Unapologetic Trailblazer

Cosby’s positives helped shaped a lot of lives of millions in the post 1970s- 1980s era and that influence continues to help some navigate through some of life’s biggest challenges. He embraced being Black and relished his role in reshaping thinking about Black people.

Cosby’s work is still useful instruction for generation in need of moral and spiritual development. It still holds little life gems and never used inappropriate words spoke in blue or negative stereotypical dialects. He was just simple funny in a respectable way. Parents could even let the children listen.

Let us not forget his role as a trailblazer in comedy and for helping to lift the negative stigma against Black men that helped opened the door for many Black television and movie stars today.

Cosby Notables

In the 1960s, his stand-up act was a coast-to-coast sensation, spawning a string of hilarious, best-selling comedy albums, which went on to win eight Gold Records, five Platinum records and five Grammy Awards.

His role on TV’s I Spy made him the first African-American to co-star in a dramatic series, breaking television’s racial barrier and winning three Emmy Awards.

In the 1980s, he again rocked the television world with the The Cosby Show, a gentle, whimsical and hugely successful series that single-handedly revived the family sitcom and brought back a faltering NBC television network.

Like it or not, its portrayal of an upper-middle-class black family, the show was uplifting and inspirational for African-Americans because it gave us hope that I could dream, set goals and achieve great things, as well as shed light on how Black men and women could be the example of family together and raise children together in a positive light. That had a great influence on how I shaped my thinking and I have raised six children successfully.

Also, with hit movies like Uptown Saturday Night and best-selling books like Fatherhood, Cosby is simply a national treasure with the unique ability to touch people’s hearts.

Cosby will always be known as one of the great Black teachers, stand-up comedians and actors of his time. May the positive lessons be remembered and retaught for many generations to come

 

Whispering Wisdom

Cosby’s public successes span five decades and virtually all media, totally remarkable accomplishments for a kid who emerged from poor humble beginnings. He is a great example to follow.

We all have sinned and made mistakes and bad decisions from time to time.

Don’t let the White media destroy the positive image of a Black man whose body of work is far greater than a few issues with women in his personal life.

“He who is without sin…Cast the First Stone…..”

 

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Community Gathers to Search Door-to-Door for Young 20 Year-old Woman Missing from GreensPoint http://www.aframnews.com/community-gathers-to-search-door-to-door-for-young-20-year-old-woman-missing-from-greenspoint/ http://www.aframnews.com/community-gathers-to-search-door-to-door-for-young-20-year-old-woman-missing-from-greenspoint/#respond Tue, 20 Jun 2017 22:20:30 +0000 http://www.aframnews.com/?p=18309 “I believe we must all come together and search for Shapammala because one missing daughter is one too many.” says Pastor E. A. Deckard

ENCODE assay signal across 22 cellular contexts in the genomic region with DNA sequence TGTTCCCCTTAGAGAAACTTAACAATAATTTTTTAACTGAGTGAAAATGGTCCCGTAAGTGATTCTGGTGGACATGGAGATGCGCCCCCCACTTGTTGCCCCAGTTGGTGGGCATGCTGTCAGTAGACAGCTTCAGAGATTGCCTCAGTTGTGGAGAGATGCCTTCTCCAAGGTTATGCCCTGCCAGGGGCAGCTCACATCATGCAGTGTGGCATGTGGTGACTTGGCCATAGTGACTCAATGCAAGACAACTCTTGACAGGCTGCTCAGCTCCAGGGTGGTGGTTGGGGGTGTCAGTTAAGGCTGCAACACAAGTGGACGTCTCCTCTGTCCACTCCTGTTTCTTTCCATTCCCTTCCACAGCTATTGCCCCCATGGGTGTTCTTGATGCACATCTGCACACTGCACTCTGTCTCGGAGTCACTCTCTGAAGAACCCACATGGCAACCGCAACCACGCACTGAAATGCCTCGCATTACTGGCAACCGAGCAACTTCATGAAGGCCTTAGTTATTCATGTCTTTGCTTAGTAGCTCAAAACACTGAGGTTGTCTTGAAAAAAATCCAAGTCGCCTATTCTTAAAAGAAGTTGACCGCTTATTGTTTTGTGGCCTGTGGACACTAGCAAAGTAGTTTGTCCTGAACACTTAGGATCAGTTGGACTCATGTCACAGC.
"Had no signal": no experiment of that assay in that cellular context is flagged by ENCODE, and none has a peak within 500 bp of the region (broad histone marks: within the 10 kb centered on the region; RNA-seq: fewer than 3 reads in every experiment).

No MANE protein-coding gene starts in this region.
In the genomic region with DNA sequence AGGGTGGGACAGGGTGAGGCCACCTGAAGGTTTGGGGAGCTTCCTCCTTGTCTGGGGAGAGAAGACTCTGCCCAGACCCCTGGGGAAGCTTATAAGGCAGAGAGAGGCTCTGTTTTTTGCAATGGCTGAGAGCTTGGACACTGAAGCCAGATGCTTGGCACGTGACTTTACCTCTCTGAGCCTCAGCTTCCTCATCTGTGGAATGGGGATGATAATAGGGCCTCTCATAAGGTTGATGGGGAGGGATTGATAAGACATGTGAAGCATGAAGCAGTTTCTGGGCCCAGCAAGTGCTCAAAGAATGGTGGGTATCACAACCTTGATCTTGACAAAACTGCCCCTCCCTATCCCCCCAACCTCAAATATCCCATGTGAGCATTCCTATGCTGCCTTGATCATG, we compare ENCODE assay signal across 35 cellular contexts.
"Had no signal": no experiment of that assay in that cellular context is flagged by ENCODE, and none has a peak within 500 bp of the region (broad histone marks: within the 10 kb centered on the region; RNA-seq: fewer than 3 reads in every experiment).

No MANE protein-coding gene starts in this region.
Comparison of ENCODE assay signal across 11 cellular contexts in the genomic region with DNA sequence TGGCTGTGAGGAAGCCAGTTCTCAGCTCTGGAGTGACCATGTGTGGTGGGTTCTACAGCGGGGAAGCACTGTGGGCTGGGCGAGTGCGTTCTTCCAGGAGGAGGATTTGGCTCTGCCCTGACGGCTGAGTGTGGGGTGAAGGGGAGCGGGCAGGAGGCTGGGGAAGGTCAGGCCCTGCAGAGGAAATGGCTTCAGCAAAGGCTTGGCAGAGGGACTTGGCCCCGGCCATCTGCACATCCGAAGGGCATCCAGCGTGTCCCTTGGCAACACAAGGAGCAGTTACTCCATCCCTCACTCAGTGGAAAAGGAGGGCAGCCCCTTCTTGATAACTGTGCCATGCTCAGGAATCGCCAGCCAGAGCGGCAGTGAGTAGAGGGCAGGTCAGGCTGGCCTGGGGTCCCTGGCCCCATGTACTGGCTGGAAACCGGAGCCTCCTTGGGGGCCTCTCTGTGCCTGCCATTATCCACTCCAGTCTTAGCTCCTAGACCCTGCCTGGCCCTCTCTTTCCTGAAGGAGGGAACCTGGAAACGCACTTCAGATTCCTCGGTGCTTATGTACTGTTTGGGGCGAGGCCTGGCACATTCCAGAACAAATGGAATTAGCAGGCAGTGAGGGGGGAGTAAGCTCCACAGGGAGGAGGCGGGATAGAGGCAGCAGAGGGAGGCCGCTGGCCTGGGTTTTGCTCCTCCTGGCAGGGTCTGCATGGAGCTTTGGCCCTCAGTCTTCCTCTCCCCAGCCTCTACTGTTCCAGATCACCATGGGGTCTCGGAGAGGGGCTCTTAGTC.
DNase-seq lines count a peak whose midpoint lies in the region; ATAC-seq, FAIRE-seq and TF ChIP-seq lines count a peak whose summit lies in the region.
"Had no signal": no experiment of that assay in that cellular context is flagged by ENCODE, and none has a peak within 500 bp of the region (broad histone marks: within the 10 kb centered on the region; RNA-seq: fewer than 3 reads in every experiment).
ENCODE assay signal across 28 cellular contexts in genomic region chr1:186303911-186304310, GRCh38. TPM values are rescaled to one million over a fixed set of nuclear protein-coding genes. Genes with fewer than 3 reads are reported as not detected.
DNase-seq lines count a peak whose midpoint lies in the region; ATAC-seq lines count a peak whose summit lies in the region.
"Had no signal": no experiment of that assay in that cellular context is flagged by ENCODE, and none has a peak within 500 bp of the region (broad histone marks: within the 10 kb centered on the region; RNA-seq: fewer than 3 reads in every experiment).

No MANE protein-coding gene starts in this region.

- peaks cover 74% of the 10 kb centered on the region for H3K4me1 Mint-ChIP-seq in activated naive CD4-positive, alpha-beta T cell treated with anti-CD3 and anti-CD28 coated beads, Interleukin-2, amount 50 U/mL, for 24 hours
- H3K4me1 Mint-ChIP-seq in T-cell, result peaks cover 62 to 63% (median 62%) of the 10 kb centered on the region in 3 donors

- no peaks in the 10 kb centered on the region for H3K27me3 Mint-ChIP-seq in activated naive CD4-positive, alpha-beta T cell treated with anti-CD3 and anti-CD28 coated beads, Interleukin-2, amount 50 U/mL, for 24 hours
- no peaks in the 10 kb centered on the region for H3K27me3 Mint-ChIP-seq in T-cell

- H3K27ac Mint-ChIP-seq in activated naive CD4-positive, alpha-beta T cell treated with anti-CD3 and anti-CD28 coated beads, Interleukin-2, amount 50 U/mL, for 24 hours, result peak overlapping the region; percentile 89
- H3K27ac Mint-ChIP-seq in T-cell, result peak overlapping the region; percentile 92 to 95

HOUSTON, TX – A missing daughter from the Houston Area shocks the local community. An anguished family and their pastor are hoping a public appeal will bring Ms. Shapammala Buckner safely home.

Pastor E. A. Deckard, Derick Muhammad of the No More Bloodshed Movement, the family of missing Shapammala Buckner, 20, and other concerned citizens of the local community will gather today at 6:00 p.m. at Forest Pointe Apartments: 13030 Northborough Dr., Houston, TX 77067 to host a press conference and aide in the search for Ms. Buckner. After the press conference, the community plans to go door-to-door searching for Ms. Buckner.

Missing person was last seen on 05/21/17 at her apartment complex located at 13030 Northborough Dr, The Forest Pointe Apartments. The missing person has not been seen or heard from since. If seen or located please contact the Houston Police Missing Persons Unit.

WHO: Parents of Missing Daughter & Community Leaders

WHAT: Press Conference and Search

WHEN: June 20, 2017

WHERE: Forest Pointe Apartments – 13030 Northborough Dr., Houston, TX 77067

TIME: 6:00pm

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Hon. Albert Ely Edwards- The Modern Father of Juneteenth in Texas http://www.aframnews.com/hon-albert-ely-edwards-the-modern-father-of-juneteenth-in-texas/ http://www.aframnews.com/hon-albert-ely-edwards-the-modern-father-of-juneteenth-in-texas/#respond Mon, 19 Jun 2017 18:03:28 +0000 http://www.aframnews.com/?p=18267 State Representative, Hon. Albert Ely Edwards was born in Houston, Texas on March 19, 1937. Edwards is the sixth child out of the sixteen children born to Reverend E. L. Edwards, Sr. and Josephine Radford Edwards. He graduated from Phyllis Wheatley High School and attended Texas Southern University, earning his B.A. degree in 1966.